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View Diary: Let's Teach the Controversy of Evolution vs Intelligent Design **Updated with Poll question** (365 comments)

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  •  This is like arguing the the sun... (3+ / 0-)
    Recommended by:
    elmo, MKinTN, Oh Mary Oh

    revolves around the earth.  I do not think the religion and biological science are mutually exclusive just like I do not think astronomy and creation is mutually exclusive.  

    However, if creationists want to continue being taken seriously, they will have to accept that evolution is real and incorporate into their beliefs in the same way they did after Galilio and Newton proved that the earth circled the sun.  If creationists continue to resist by claiming mutual exclusion, then they will be cast into the same dust bin as Roman and Greek Mythology.

    I always liked the reasoning that God could not explain DNA to a bunch of shepherds 2000 - 5000 years ago so he gave them a story to answer their questions (and they verbally passed it down to their families for additional generations).  

    If Christians (and all other religions for that matter) would simply quit being afraid that some new piece of evidence is going to destroy their faith, they would see that it is a fantastic, beautiful thing.  If God is the creator, it is obvious that he is a God of mathmatics and that he established rules which govern the universe.  Couldn't he just as easily designed evolution to accomplish his desired outcome?

    "Perhaps the sentiments contained in the following pages, are not YET sufficiently fashionable to procure them general favour..."

    by Buckeye Nut Schell on Tue May 07, 2013 at 06:35:46 AM PDT

    [ Parent ]

    •  Absolutely (3+ / 0-)
      Recommended by:
      Buckeye Nut Schell, MKinTN, Joieau

      Science has no good answer for how the universe came into existence in the first place, so that's a perfect place for religious people to posit their God.  Nothing stops them from positing that it was God who created the scheme of evolution in the first place.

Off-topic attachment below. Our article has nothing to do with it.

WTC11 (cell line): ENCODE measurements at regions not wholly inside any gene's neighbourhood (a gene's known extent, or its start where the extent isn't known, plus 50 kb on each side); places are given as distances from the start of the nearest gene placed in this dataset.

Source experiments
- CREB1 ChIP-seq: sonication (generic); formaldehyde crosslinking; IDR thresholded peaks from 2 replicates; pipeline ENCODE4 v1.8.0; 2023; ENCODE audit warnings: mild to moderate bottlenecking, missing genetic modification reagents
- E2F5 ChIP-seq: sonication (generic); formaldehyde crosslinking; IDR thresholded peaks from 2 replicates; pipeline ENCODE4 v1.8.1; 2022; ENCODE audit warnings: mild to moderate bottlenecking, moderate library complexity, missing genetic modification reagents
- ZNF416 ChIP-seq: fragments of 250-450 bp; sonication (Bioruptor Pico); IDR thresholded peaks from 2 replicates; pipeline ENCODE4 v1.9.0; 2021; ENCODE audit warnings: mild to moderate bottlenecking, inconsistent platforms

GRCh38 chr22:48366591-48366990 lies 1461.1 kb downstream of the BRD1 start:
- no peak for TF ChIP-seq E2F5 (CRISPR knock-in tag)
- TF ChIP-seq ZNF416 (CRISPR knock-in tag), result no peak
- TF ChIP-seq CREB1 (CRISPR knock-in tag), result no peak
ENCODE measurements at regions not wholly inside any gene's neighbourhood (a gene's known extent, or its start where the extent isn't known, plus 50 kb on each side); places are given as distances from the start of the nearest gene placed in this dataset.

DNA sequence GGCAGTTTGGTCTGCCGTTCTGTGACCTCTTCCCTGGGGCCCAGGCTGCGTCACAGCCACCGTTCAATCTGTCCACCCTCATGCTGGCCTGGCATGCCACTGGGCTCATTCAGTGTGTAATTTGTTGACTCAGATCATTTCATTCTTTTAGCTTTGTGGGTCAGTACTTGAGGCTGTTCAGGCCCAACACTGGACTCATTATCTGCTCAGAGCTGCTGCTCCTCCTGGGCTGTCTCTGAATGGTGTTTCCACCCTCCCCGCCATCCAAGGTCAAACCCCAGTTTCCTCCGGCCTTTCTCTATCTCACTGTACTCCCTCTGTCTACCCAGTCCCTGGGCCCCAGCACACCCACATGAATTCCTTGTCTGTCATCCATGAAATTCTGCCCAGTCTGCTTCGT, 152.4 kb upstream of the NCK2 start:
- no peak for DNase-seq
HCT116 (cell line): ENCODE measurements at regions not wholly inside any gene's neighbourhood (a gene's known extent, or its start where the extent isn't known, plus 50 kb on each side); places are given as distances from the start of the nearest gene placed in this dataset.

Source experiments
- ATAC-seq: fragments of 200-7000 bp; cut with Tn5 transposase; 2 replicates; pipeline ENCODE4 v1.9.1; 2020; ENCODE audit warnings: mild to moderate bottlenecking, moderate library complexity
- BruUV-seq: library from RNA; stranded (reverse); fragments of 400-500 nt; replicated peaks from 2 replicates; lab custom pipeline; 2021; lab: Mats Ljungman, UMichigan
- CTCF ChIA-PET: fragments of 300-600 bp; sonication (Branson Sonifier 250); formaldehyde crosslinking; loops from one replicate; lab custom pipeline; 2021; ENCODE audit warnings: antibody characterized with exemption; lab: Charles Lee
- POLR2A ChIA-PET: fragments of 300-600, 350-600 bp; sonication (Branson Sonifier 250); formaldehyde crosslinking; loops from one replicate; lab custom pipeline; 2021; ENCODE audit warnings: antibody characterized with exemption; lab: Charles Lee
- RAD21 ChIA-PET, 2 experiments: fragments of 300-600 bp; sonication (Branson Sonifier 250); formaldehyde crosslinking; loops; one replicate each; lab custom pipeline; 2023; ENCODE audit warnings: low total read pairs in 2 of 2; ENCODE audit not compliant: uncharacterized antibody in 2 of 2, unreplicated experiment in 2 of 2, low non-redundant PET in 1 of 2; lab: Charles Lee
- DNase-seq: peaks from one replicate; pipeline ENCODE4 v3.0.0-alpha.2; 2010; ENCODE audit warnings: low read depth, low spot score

•  I always counter (2+ / 0-)
        Recommended by:
        elmo, Buckeye Nut Schell

        with the fact that there is no evidence whatsoever that there was a beginning to the universe.  Sure the Big Bang happened but we have zero evidence to say that was the initial start of the universe, only that it is the OBSERVABLE evidence.  There's no reason to not assume there have been infinite Big Bangs, that the known Universe expands to a certain size and then collapses back in on itself until it has to explode outward again.  

        In fact logic actually tells us that to assign a beginning and ending to matter and energy, time and space, just adds complication.  Our minds are designed for our finite world and the concept of infinity, of no boundaries to time and space, is not something that sets well with us.  However, to designate a beginning simply adds the question "what was it like the moment before the beginning?" or if one assumes a creator, "Who created the creator?"